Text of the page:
While the adulation and speculation were sweeping Boston, Kapp was playing a new and unlikely role: the cram scholar. On his first day in town Rush had picked him up at the airport at 6:30 a.m. and drilled him on the Patriots' complex offensive system for four straight hours. Then there was a press conference. "I've got to get to work, boys, so let's get this over with," Kapp announced as several dozen reporters opened their yaps. "When will you be able to start?" one asked. "What difference does that make?" Kapp said. "The idea is for everyone to help the other guy." "Would you be willing to serve as a backup quarterback for the remainder of the year?" another reporter asked. "If you want to ask a dumb question like that, then I'm willing to say, yes, I'll be the backup," Kapp replied. Rush jumped up and grabbed Kapp's hand. "Joe," he said, "you and I are going to get along great."

Now it was noon. Kapp had not slept. His suitcase was at his side. He had a single change of clothes plus the rumpled outfit he was wearing, and he had no hotel room. But instead of attacking his personal problems, he went to the blackboard with Rush for another marathon session. Finally Rush said, "Joe, we've thrown a lot at you today. Maybe you want to relax a little bit, let the smoke clear?" He sent Kapp off in the company of Gino Cappelletti, the Patriots' pass catcher and placekicker, and the two old pros taxied to Cappelletti's club. The Point After, drank a few beers and talked. "I thought he'd want to relax," Gino said later, "but not him. He sits me down and he says, 'O.K., tell me about the club.' And he made me go right down the roster, 40 guys, and give him their total biographies, what they eat, what they drink, who're the swingers, who're the serious guys, and then he wanted to know about the trainer and the water boy."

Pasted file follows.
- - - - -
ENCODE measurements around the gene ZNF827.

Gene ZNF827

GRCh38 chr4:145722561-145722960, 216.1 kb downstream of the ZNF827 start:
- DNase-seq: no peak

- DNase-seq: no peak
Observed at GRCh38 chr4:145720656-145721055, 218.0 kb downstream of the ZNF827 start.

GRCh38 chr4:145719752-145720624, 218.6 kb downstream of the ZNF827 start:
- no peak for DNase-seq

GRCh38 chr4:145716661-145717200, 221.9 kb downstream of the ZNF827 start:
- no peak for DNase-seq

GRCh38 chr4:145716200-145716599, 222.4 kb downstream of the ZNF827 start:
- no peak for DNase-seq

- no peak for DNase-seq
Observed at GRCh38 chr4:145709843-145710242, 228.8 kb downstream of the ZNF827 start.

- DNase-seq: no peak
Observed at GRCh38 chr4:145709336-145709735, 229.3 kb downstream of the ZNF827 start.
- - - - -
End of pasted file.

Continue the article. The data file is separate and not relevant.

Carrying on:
Late in the evening somebody reminded Kapp that he hadn't made hotel accommodations. Cappelletti rushed his new teammate to the Hotel Sonesta, across the Charles River in Cambridge, where an excited manager said, "My God, you're Joe Kapp. You're our guest. Namath stays here, and he pays. But you—you're our guest."

Kapp's first game in a Patriot uniform was two Sundays ago, when Baltimore beat Boston 14-6. He wore his old Minnesota number (11) and prowled the sidelines leading cheers and patting backsides. Once he went over to the timekeeper and said, "Listen, any chance you have, give us an edge, will you? I'll buy you a beer." The P.A. announcer said, "Ladies and gentlemen, there are a few roster changes. Wearing No. 11 is Kapp, Joe Kapp...." No one in the record crowd of 38,235 at Harvard Stadium could hear the rest of the changes. Overhead, a light plane towed a streamer: BOSTON WELCOMES JOE KAPP. The Most Happy Chicano had been in town for two days, and already he was the sole proprietor.